Sadamasa Motonaga and Natsuyuki Nakanishi: Counterpoints of the Japanese Avant-Garde
April 1 through June 12, 2021
By JONATHAN GOODMAN, May 2021
Sadamasa Motonaga and Natsuyuki Nakanishi were painters known for their work during the later half of the 20th century. Taking a progressive outlook, they nonetheless were very different in their approach to art. Motonaga, extroverted, self-taught, at one point a ballroom dance instructor, came from the countryside. A member of the Gutai group, as notes indicate, he was best known for his colored water and plastic tubing installations. His paintings reflect a similarly cheerful, outgoing approach. Nakanishi was an intellectual; he grew up in Tokyo and studied at the National University of Arts and Music. His early works possessed a heavily textural quality, while in the Sixties, he made egg-shaped resin sculptures with objects placed within. The later paintings on show, from the early 1990s, are lyric abstractions, fully in sync with the international art scene. The two men were working at the same time, but their temperaments were quite different. There is not a lot of work up, but the pieces are strong examples of their later outlook
Motonaga’s Big Square of Gray (1981) is exactly that: a large square outlined in gray painting with an open black center and surrounding background. It feels like a Zen statement, in which typically a great deal is suggested with a minimum of means. By the year it was painted, this kind of implicative, often minimal abstraction was an international idiom. The stark power of the painting is deeply moving, and also philosophical--in contrast to the lighter spirit of his other two works on show. From Black Lines (1981) poses two arrows, one red and one black, in the upper left, contained by a square defined by a white line a couple of inches thick. To the right of the square, toward the edge of the painting, are two lozenge-shaped verticals; the upper one is red, while the lower one is white. Beneath the white square is a yellow splotch. It is an accomplished abstract painting. A third piece by Motonaga, called From Square of White Lines (1982), offers a similar white outline of a square dominating the center of the large painting. Various abstract forms embellish its left side, top, and bottom of the composition--a light green column on the left, a blue triangle topping the painting, and several random shapes beneath the square, including a black line with a slight bend upwards.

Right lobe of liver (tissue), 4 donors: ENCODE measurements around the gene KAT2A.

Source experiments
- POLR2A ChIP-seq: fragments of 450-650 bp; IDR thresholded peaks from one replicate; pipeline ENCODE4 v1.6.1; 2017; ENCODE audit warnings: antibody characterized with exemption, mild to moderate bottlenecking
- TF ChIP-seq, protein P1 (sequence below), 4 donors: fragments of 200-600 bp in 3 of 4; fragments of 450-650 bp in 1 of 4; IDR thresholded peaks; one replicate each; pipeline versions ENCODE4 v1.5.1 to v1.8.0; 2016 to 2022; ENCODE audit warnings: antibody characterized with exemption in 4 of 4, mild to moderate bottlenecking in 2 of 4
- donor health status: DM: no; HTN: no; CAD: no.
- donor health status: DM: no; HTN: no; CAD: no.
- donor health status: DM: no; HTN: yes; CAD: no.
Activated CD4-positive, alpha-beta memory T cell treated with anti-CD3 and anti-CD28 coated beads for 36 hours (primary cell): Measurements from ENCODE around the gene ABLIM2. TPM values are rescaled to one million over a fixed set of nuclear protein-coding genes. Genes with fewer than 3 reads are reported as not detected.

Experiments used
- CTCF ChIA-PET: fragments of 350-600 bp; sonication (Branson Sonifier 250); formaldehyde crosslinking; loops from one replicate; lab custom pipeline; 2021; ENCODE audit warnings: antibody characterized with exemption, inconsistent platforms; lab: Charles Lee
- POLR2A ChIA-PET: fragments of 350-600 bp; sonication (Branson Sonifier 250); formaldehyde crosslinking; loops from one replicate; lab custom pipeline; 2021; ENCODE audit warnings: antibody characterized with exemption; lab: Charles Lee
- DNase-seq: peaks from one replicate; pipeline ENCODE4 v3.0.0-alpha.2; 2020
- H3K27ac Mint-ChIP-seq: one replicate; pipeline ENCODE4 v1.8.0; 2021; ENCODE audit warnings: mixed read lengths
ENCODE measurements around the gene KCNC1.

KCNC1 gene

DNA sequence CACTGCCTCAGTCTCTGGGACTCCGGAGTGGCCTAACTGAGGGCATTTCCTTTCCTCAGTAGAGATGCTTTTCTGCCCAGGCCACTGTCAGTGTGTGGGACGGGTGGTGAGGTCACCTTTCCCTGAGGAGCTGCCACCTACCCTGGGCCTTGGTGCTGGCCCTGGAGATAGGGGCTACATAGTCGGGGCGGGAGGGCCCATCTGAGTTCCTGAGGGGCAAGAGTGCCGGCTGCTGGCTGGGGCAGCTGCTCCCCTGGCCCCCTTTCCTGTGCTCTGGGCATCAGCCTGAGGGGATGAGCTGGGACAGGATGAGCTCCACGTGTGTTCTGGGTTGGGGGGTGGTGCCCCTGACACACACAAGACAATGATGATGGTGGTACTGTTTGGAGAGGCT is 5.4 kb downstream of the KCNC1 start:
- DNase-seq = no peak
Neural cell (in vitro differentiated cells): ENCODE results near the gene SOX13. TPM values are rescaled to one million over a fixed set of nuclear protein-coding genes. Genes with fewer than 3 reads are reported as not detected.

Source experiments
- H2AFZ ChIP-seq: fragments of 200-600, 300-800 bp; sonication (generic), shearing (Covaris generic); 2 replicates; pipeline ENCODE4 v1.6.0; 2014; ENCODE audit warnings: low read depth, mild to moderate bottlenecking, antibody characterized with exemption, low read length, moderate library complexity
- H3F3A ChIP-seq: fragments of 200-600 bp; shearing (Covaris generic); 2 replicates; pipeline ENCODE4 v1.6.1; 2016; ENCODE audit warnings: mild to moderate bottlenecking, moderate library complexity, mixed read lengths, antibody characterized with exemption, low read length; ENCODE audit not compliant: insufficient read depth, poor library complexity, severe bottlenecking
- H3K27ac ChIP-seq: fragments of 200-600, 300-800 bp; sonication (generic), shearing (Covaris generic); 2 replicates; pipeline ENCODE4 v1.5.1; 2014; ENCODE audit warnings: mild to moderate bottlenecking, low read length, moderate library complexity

Motonaga is an artist of immediacy and optimism, while Nakanishi turns to another place. The latter’s two abstractions in the show demonstrate a thorough acquaintance with a measured, but also expressionist, abstraction. The question, especially in the last quarter of the 20th century, whether a national spirit can be found in these nonobjective paintings seems a bit remote, even though the two artists were active in the Japanese avant-garde of the time. Nakanishi’s work here exists within the awareness of Western art, yet maintains a pluralist identity. In Middle--Swift White XII (1990), the abstraction is held by a central image, a light green pillar with rough edges and horizontal arms extending from it. Surrounding this thickish pole are all manner of abstract scrawling in black, with blots of the same light green taking place mostly in the lower half. In the other painting on view, G/Z Hoho (1993), made with oil and charcoal, is a complicated, messy work of art, with the charcoal creating inchoate areas of black. The painting is most active, in terms of markings, on the upper and lower left, but the right has numerous scrawls as well. Nakanishi is in both pieces a skilled purveyor of an abstraction we understand well, as this style of art continues into present practice.
The larger import of the show centers on art history--Motonaga and Nakanishi were representative of an important outlook in Japanese art of the time, even if their sensibilities sharply contrasted. One hesitates to generalize about the artists, given that the number of works is few. But we can look to their work as evidence that the Japanese avant-garde was very much in the loop, aware of international movements--and at the same time, independent of over-infuence by either other Asian countries or the West. Still, by the final quarter of the 20th century, one can hardly escape the ubiquity of an international abstraction. That these artists maintained their independence in the face of an increasingly totalized art world shows their work to be meaningful and accomplished. WM
Jonathan Goodman is a writer in New York who has written for Artcritical, Artery and the Brooklyn Rail among other publications.
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